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Idaho Conservation League v. Magar

United States District Court, D. Idaho

June 5, 2014

IDAHO CONSERVATION LEAGUE, a not-for-profit organization, Plaintiff,
v.
MAGAR E. MAGAR, d/b/a SYRINGA MOBILE HOME PARK, Defendant.

MEMORANDUM DECISION AND ORDER

CANDY W. DALE, Magistrate Judge.

This case is a citizen suit under the Clean Water Act (CWA). 33 U.S.C. § 1251 et seq. Plaintiff Idaho Conservation League (ICL) alleges that Defendant Magar E. Magar, doing business as the Syringa Mobile Home Park, has discharged, and is likely to continue discharging, pollutants into the South Fork Palouse River without the required permit. ICL requests declaratory and injunctive relief, as well as civil penalties.

Before the Court is ICL's Motion for Summary Judgment (Dkt 35). Having reviewed the briefing and affidavits relevant to this motion (Dkts. 36, 37, 38, 39, 30, 31, 45, and 46), the Court finds that the facts and legal arguments are adequately presented therein and that the decisional process would not be significantly aided by oral argument. Dist. Idaho Loc. Civ. R. 7.1. For reasons explained below, the Court will grant summary judgment in favor of ICL on the issue of Magar's liability under the CWA's citizen suit provision.

FACTS[1]

The South Fork Palouse River is an interstate waterway with its headwaters on Moscow Mountain in Latah County, Idaho. The river flows from its forested headwaters, passes through agricultural fields, skirts the city of Moscow, Idaho, enters the State of Washington near the city of Pullman, and eventually confluences with the Palouse River near Colfax, Washington. According to regulations promulgated by the Idaho Department of Environmental Quality (IDEQ) and approved by the United States Environmental Protection Agency (EPA), the South Fork Palouse supports coldwater aquatic life, salmonid spawning, and secondary contact recreation (e.g., boating). IDAPA 58.01.02.120.01.

However, the South Fork Palouse does not meet water quality standards established by the IDEQ to safeguard these beneficial uses. In particular, the South Fork Palouse exceeds the IDEQ's standards for sediment, temperature, nutrients, and bacteria (e.g., E. coli ). Because of these exceedances, the IDEQ in 2007 developed total maximum daily loads, or TMDLs, for these pollutants. Essentially, a TMDL is a cleanup plan, seeking to reduce or eliminate the pollutants entering an impaired waterway. The IDEQ's assessment of the South Fork Palouse notes that the Syringa Mobile Home Park is a source of E. coli bacteria due to intermittent discharges from its sewage treatment lagoons. Further, the assessment states that E. coli levels in the river downstream from the Syringa Mobile Home Park must be reduced by 41% to comply with Idaho's water quality standards and to support secondary contact recreation.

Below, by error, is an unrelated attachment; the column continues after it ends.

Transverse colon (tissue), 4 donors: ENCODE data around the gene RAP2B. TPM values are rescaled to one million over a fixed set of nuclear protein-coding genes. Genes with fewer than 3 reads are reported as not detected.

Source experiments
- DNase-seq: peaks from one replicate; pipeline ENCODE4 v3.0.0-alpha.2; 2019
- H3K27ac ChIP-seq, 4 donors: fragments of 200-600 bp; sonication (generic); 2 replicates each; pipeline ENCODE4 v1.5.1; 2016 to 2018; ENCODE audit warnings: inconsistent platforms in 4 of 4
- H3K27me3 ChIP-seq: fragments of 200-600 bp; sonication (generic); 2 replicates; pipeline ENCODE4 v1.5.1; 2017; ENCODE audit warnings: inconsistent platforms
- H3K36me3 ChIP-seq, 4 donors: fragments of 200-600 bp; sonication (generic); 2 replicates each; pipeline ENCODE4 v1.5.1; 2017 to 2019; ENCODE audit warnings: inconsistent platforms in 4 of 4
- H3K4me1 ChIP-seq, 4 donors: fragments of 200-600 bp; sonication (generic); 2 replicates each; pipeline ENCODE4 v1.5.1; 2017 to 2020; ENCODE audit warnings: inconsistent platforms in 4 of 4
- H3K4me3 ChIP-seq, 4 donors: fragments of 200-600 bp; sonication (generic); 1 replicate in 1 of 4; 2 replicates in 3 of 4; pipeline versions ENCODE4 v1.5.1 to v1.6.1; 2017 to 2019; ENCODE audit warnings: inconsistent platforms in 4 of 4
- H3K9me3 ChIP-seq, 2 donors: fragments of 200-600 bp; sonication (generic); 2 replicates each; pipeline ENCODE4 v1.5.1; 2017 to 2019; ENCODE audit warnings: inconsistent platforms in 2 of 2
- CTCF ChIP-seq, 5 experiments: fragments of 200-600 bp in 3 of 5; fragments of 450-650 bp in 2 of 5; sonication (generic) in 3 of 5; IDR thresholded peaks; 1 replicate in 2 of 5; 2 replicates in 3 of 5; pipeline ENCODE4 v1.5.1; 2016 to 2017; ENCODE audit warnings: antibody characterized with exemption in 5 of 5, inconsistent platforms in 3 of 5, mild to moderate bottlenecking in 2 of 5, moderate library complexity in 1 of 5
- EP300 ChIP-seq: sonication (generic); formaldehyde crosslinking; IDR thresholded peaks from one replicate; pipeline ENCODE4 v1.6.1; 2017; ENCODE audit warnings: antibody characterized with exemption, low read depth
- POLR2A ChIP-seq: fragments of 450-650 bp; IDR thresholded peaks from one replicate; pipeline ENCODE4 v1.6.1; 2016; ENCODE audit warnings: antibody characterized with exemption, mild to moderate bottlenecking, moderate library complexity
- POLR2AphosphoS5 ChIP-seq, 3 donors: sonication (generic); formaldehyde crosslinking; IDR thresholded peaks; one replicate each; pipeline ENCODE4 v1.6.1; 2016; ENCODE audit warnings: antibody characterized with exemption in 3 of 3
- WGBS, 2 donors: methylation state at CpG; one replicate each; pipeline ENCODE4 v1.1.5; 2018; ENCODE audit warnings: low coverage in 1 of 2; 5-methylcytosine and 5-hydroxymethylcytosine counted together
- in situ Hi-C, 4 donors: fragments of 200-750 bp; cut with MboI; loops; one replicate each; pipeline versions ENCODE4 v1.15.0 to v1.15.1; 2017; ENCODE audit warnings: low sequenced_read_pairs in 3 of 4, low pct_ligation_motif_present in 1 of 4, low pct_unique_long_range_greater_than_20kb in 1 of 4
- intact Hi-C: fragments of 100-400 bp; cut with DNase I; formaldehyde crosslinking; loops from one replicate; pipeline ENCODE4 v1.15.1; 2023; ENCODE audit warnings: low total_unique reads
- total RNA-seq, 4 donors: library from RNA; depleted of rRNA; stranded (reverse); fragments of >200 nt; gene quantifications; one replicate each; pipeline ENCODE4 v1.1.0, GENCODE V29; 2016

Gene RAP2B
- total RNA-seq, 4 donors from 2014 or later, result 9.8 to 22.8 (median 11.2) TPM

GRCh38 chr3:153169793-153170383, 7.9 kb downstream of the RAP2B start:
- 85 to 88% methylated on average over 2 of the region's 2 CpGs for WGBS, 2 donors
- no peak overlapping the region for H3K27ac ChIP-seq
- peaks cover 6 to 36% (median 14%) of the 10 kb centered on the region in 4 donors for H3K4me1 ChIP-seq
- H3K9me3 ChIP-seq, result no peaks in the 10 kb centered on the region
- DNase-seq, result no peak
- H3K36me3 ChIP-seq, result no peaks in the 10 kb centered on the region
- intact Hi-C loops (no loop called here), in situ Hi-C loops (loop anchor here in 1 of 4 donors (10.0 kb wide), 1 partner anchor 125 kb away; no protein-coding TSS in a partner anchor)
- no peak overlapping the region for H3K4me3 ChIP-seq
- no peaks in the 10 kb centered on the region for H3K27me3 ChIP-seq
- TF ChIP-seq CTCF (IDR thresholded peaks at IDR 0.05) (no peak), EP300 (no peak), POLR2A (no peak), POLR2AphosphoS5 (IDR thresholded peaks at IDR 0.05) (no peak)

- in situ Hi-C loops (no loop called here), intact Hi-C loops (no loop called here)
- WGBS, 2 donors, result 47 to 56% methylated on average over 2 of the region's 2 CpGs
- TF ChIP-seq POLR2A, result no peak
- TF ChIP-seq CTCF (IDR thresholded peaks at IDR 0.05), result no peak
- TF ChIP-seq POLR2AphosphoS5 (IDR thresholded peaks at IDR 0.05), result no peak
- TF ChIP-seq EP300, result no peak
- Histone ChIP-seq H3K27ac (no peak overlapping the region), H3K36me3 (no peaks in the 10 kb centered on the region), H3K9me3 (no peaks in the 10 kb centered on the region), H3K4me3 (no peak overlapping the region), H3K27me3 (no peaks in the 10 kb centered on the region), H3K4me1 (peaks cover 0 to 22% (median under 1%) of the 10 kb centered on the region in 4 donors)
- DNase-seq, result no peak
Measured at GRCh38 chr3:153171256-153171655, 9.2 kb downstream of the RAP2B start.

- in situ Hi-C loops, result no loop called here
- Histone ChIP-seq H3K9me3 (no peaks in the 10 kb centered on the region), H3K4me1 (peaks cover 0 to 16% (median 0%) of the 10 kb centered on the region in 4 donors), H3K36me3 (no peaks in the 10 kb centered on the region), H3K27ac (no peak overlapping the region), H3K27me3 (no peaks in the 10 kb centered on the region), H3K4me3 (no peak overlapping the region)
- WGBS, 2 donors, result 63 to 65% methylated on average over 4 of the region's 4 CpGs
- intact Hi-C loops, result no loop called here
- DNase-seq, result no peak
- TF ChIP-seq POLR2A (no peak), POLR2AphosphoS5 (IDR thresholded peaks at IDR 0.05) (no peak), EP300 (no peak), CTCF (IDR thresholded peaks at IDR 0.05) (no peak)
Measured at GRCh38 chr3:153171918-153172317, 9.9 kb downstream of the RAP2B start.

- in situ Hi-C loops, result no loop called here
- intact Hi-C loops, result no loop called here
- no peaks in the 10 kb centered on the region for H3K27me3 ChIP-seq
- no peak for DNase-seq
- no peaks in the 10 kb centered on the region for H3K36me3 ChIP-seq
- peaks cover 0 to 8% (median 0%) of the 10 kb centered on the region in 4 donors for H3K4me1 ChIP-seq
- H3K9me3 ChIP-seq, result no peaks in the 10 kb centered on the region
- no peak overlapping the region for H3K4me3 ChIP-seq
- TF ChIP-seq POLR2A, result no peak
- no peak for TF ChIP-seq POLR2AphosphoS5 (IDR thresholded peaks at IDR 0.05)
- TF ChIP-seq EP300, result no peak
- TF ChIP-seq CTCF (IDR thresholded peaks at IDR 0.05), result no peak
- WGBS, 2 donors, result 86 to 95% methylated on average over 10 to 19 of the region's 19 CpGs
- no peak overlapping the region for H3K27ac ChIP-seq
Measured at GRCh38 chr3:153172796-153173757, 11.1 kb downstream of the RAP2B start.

Magar owns and operates the Syringa Mobile Home Park in Moscow, Idaho. The mobile home park consists of 96 units. Raw sewage is piped from each unit to a series of three sewage treatment lagoons located northwest of, and approximately 160 feet uphill from, the South Fork Palouse River. Ordinarily, the lagoons operate as a self-contained, no-discharge system. But the lagoons at certain times overflow into the South Fork Palouse. During periods of heavy snowmelt, precipitation, and runoff from adjacent land-typically during the winter or spring-the lagoons fill beyond capacity.

When this happens, maintenance workers employed by Magar drain the excess wastewater from the lagoons. If the excess is not released, there is a risk that the earthen dike between the lagoons and the river will fail, potentially allowing the lagoons' contents to flood into the river. To mitigate this risk, the maintenance workers have in the past piped the excess wastewater from the lagoons into a catch basin, treated the wastewater to some extent with chlorine, and then piped the wastewater from the basin into the river. However, the maintenance workers also have observed excess wastewater flowing, untreated, from the southeast corner of the largest lagoon into a ditch that drains into the river. Although piping the wastewater into the catch basin lowers the water level in the lagoons, it can take days before the wastewater stops overflowing from the largest lagoon into the ditch and river.